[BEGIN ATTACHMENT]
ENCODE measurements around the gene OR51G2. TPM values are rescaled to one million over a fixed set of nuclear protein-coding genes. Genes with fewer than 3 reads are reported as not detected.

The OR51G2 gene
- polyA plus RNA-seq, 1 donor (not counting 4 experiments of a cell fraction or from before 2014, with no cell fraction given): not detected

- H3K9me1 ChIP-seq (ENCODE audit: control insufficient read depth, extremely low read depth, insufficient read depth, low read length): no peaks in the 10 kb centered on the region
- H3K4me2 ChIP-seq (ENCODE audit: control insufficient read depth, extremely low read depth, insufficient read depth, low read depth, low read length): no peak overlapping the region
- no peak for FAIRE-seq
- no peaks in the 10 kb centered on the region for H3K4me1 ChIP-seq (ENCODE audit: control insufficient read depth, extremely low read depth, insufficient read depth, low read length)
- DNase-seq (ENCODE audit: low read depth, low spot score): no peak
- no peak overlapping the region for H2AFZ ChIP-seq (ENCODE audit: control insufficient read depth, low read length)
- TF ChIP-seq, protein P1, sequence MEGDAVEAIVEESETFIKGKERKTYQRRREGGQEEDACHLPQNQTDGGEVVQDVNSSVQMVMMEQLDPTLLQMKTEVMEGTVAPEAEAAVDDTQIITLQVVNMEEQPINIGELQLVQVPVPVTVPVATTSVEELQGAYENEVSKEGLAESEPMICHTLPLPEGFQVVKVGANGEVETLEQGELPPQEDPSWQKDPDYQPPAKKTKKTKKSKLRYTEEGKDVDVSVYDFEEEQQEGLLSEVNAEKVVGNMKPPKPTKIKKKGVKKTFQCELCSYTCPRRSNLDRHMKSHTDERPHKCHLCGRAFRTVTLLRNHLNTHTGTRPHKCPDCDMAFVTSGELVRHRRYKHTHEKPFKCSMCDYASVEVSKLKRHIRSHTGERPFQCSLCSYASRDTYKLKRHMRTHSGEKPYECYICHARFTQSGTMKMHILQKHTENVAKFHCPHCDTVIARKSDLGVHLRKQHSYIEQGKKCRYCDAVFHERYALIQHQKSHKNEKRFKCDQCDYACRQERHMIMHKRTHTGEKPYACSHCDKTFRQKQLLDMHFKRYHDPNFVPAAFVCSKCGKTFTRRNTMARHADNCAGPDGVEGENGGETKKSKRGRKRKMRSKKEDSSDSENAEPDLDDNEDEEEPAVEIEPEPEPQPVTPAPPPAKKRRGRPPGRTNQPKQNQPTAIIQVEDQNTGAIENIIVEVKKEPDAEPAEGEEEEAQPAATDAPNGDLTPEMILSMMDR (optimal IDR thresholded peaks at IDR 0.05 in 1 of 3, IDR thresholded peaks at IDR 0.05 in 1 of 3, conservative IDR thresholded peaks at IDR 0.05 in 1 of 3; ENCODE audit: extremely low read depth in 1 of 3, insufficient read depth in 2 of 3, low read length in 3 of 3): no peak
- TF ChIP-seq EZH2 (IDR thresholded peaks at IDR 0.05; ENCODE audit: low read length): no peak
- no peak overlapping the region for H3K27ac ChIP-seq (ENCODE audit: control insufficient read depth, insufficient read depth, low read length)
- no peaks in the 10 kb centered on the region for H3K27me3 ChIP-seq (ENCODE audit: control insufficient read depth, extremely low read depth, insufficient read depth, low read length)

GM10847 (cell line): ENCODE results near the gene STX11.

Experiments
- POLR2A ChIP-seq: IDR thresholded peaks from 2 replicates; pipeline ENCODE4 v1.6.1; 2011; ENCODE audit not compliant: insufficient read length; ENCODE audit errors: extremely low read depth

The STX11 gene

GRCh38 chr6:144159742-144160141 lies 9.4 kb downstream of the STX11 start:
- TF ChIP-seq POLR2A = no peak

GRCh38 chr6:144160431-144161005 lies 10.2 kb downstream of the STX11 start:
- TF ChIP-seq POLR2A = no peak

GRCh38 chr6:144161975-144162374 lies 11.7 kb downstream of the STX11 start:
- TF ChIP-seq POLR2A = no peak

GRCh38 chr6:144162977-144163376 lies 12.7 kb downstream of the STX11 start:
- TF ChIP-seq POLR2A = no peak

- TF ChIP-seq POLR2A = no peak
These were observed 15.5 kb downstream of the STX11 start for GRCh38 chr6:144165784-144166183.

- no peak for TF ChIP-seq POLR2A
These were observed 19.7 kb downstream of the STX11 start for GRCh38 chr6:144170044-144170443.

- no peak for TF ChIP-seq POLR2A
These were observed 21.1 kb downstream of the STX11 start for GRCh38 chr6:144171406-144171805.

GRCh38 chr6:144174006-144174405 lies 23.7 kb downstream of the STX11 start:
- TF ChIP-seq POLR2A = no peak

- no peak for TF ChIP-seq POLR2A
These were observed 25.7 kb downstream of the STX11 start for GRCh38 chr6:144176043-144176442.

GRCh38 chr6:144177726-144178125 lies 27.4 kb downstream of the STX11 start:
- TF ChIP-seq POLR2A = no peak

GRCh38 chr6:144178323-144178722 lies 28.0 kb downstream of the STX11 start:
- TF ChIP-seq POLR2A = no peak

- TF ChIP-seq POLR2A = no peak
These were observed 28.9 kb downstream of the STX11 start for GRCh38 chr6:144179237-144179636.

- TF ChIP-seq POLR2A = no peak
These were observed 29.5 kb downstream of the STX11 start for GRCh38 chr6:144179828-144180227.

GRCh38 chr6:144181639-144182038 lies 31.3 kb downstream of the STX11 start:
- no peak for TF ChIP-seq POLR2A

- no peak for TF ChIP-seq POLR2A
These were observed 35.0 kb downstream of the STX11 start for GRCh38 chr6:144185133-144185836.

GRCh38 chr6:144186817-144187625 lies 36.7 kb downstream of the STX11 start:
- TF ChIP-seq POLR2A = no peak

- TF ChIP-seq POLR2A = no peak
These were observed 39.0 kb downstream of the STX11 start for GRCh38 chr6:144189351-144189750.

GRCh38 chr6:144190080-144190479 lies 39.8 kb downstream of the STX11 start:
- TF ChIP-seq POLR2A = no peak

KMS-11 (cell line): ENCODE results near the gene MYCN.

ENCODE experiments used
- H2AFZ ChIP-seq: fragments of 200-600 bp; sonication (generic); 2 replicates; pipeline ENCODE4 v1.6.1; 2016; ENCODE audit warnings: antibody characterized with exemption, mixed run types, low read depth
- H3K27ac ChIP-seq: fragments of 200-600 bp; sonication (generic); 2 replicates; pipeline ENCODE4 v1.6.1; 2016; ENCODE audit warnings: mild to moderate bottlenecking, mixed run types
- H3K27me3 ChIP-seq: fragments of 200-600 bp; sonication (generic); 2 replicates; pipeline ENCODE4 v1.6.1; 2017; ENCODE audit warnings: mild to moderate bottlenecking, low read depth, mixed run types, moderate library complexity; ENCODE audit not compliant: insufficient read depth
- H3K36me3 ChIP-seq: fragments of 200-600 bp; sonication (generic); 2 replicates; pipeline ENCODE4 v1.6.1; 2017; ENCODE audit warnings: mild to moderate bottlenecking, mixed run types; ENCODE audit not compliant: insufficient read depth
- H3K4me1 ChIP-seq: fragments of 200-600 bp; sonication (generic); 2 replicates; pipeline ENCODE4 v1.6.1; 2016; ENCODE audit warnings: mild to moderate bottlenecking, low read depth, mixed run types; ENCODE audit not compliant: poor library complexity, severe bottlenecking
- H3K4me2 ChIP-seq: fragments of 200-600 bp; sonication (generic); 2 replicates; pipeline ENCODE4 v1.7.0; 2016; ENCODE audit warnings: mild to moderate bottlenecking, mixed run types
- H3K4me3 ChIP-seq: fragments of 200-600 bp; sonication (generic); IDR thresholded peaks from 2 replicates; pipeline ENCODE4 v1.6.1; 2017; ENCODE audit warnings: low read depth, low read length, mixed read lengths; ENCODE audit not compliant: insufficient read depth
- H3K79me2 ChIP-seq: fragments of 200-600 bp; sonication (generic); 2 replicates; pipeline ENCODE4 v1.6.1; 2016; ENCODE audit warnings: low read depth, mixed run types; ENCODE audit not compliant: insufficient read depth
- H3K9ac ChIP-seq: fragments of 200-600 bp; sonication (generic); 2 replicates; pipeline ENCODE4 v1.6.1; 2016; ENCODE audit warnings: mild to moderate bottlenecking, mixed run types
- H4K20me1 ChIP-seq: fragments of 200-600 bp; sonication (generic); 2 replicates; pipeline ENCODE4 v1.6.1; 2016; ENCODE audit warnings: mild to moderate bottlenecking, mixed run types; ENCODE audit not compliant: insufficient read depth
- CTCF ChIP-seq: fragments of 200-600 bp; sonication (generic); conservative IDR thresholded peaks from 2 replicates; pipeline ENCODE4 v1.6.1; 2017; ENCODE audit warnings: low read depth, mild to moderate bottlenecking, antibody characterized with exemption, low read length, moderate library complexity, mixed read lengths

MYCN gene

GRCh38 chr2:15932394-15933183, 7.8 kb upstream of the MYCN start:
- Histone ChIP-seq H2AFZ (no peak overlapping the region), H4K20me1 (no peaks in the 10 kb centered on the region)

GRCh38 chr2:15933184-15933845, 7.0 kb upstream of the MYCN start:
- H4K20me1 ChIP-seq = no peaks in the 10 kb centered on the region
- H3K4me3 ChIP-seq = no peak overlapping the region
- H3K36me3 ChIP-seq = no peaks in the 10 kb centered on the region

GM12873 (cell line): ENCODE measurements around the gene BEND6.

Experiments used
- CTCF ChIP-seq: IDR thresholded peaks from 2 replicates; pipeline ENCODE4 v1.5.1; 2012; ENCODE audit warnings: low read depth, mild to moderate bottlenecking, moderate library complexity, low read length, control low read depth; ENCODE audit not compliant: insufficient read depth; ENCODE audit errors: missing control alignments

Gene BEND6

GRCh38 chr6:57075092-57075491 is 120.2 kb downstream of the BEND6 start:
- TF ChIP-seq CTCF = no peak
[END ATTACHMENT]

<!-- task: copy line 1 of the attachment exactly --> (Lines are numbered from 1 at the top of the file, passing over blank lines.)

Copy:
ENCODE measurements around the gene OR51G2. TPM values are rescaled to one million over a fixed set of nuclear protein-coding genes. Genes with fewer than 3 reads are reported as not detected.